Society for Visual Anthropology
Volunteered - Oral Presentation Session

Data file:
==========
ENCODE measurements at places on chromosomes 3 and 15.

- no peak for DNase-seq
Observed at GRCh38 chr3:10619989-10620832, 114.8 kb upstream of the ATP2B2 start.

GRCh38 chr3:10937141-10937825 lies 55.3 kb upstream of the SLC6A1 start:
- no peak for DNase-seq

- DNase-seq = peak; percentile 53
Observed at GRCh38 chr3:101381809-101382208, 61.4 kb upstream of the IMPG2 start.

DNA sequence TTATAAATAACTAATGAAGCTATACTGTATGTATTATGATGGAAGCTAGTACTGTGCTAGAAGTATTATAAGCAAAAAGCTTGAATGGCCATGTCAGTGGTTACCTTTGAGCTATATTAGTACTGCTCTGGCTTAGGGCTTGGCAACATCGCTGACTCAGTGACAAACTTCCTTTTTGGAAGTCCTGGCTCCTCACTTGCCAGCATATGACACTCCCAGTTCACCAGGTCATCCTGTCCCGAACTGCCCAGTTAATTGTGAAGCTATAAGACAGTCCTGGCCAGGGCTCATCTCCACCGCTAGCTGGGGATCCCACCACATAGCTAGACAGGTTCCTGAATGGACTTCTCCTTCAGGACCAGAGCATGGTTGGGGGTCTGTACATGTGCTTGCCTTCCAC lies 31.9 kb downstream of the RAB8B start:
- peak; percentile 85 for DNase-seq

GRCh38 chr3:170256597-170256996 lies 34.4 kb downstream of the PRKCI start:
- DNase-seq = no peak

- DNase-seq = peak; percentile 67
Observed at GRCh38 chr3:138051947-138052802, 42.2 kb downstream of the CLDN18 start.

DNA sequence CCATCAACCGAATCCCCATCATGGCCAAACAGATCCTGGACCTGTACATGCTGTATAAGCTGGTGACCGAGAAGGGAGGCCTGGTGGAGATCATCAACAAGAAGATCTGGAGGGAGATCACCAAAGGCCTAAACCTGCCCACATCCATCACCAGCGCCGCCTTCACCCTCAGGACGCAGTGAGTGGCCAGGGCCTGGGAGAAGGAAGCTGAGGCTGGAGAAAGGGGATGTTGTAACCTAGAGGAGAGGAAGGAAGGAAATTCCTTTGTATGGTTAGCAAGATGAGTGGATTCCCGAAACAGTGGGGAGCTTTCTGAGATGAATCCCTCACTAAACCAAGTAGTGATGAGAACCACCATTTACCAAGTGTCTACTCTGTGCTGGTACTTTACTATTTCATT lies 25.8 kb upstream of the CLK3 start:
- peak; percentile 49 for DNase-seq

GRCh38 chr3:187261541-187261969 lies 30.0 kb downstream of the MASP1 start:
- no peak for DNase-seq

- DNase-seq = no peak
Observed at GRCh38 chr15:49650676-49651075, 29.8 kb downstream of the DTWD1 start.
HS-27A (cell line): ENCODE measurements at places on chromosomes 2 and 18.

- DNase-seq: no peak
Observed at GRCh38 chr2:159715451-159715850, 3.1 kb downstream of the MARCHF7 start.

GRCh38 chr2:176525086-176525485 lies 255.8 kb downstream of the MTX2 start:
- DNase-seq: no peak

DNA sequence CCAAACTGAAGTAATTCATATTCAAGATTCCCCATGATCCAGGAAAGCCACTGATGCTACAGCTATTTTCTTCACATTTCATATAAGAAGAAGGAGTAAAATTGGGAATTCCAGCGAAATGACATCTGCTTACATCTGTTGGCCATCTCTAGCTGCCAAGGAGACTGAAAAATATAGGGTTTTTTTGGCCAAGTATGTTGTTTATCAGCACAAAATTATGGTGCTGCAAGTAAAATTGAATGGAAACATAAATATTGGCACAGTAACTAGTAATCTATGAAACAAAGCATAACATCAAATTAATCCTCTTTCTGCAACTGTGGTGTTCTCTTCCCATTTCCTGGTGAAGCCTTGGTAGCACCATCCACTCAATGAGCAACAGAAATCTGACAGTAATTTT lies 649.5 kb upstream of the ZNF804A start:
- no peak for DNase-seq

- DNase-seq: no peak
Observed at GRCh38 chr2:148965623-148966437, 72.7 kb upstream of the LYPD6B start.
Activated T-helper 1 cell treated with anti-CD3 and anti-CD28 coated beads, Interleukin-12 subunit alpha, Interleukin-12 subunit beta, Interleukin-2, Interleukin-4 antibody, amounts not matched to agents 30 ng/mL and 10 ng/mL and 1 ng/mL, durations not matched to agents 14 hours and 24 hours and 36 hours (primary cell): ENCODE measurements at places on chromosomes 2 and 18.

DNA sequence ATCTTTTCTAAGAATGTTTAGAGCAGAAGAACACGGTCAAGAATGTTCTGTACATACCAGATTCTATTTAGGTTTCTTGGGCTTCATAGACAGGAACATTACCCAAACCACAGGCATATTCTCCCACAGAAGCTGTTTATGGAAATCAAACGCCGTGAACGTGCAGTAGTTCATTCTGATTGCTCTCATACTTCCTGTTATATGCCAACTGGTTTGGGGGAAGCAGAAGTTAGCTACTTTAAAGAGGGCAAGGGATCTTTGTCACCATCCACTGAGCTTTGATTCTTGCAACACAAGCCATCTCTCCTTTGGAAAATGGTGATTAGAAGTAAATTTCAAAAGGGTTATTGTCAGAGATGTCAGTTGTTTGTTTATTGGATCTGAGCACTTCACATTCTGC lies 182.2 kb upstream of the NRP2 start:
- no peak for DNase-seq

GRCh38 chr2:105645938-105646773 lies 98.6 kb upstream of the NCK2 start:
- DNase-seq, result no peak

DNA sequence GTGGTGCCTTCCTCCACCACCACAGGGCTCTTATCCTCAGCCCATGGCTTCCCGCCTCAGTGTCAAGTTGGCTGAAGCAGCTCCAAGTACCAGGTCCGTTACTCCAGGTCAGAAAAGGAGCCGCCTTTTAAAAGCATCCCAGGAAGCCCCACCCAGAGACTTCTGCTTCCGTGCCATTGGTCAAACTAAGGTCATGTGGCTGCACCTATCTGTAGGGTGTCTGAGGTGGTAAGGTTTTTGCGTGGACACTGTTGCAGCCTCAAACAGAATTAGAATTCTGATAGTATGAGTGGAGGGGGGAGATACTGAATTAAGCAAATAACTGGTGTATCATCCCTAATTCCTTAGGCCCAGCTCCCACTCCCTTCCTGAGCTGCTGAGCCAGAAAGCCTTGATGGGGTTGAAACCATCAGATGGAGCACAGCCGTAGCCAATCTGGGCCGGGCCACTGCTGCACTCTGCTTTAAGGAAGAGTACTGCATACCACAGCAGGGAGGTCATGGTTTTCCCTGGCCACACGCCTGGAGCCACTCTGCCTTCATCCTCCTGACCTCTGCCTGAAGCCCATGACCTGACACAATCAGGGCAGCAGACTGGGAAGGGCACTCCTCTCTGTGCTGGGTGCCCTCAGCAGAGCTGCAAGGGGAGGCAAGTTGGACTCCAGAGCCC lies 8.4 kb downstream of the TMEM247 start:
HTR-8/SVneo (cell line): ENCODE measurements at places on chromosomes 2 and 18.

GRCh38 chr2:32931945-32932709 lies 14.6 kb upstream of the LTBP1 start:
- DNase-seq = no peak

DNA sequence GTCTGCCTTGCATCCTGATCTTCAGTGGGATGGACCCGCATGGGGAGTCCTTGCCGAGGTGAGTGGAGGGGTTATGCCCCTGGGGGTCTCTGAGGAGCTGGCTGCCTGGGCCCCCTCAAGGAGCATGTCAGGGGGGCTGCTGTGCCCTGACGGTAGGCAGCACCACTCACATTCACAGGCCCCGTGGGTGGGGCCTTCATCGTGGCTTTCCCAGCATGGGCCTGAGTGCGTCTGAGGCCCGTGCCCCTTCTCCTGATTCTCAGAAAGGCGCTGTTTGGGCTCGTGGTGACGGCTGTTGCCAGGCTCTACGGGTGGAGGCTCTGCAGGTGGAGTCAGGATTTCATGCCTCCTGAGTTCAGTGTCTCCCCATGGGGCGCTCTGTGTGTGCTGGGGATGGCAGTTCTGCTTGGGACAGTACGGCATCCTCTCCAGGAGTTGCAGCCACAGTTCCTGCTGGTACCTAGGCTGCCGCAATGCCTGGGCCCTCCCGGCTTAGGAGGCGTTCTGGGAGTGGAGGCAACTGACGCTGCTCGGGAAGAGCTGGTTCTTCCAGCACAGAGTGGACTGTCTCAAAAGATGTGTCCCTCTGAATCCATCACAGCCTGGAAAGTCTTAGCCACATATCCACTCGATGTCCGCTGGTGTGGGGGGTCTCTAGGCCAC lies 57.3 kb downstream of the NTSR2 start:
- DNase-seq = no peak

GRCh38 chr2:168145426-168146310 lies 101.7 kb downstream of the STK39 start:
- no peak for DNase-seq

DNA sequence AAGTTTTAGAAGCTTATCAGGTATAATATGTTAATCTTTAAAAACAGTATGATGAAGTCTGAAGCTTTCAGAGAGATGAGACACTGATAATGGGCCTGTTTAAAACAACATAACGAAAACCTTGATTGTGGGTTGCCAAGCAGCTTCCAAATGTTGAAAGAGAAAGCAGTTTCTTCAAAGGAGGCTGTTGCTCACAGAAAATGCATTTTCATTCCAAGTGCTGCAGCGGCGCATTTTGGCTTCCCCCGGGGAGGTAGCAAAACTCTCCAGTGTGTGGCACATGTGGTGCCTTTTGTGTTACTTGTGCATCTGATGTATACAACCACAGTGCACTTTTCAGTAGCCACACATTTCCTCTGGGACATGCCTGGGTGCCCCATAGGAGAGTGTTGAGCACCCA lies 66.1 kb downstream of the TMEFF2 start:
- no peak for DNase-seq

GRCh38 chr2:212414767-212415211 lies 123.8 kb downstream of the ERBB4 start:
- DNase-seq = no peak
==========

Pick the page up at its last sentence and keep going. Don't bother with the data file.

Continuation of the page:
Although a relatively new trend in America and Canada, tattoos have been around for thousands of years, in many cultures around the world. The practice of marking skin has deep roots with indigenous groups in the Amazon, China, India, the Northwest Coast, the South Pacific and in many other societies. What happens when these cultural tattoo images are “borrowed” by curious westerners, looking to connect to something more exotic? Canada is a country of immigrants, with a mosaic of cultures and traditions, informing and inspiring us in a variety of ways. This paper will explore how some forms of indigenous tattoos are being executed in the contemporary Canadian tattoo industry. It will examine Maori, Hawaiian and Northwest Coast tattoo traditions. These indigenous groups have certain ceremonial ways of applying tattoos that hold symbolic connections to their communities and ancestors. How do these meanings change when similar designs, inspired by South Pacific or Northwest coast motifs, are applied in a western setting? Most importantly, should these practices be used at all, outside of their original element?